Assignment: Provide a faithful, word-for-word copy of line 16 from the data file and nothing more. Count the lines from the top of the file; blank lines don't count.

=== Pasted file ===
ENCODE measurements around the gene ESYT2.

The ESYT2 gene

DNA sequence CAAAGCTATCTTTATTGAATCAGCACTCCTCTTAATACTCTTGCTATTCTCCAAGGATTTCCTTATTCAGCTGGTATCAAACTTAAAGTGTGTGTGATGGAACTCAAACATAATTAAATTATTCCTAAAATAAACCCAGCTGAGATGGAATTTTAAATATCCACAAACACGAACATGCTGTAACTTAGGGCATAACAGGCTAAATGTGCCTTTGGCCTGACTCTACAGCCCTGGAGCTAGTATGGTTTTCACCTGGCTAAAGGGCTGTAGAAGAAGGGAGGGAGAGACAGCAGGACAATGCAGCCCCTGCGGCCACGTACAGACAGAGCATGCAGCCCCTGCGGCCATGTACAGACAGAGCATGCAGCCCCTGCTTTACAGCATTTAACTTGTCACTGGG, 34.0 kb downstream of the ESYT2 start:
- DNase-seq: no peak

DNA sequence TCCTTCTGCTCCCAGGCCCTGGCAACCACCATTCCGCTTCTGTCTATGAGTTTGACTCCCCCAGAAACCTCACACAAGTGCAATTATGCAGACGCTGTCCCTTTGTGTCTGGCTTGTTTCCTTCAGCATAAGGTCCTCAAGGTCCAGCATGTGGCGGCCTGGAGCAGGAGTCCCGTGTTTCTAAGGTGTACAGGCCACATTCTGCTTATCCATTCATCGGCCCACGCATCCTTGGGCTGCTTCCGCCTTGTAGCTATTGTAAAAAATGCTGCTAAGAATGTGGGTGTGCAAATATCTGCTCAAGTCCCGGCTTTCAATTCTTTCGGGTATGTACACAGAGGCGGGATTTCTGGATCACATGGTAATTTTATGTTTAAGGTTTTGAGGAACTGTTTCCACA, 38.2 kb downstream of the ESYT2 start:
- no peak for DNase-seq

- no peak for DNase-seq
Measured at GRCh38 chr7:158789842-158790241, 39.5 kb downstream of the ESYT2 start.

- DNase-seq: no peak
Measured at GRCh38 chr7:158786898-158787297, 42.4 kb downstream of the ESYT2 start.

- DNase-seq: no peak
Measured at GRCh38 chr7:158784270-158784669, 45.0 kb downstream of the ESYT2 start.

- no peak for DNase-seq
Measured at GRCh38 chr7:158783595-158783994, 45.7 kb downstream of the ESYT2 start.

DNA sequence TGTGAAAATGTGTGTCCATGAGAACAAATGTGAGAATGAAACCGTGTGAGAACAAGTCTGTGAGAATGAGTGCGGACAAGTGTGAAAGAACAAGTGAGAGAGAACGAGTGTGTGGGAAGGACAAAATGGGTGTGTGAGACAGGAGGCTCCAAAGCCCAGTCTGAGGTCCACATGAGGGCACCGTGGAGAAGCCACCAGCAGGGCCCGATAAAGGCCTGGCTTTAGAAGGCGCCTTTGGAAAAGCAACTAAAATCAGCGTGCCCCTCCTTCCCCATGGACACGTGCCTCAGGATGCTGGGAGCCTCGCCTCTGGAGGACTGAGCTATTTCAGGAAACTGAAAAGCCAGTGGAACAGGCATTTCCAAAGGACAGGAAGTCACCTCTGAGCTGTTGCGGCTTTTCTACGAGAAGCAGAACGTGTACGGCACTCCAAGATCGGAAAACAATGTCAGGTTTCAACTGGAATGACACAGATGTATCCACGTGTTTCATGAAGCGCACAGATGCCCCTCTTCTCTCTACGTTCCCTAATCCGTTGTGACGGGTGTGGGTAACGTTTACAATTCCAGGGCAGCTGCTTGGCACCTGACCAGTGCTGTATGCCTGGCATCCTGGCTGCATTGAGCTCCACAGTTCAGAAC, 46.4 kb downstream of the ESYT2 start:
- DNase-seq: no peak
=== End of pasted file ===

- DNase-seq: no peak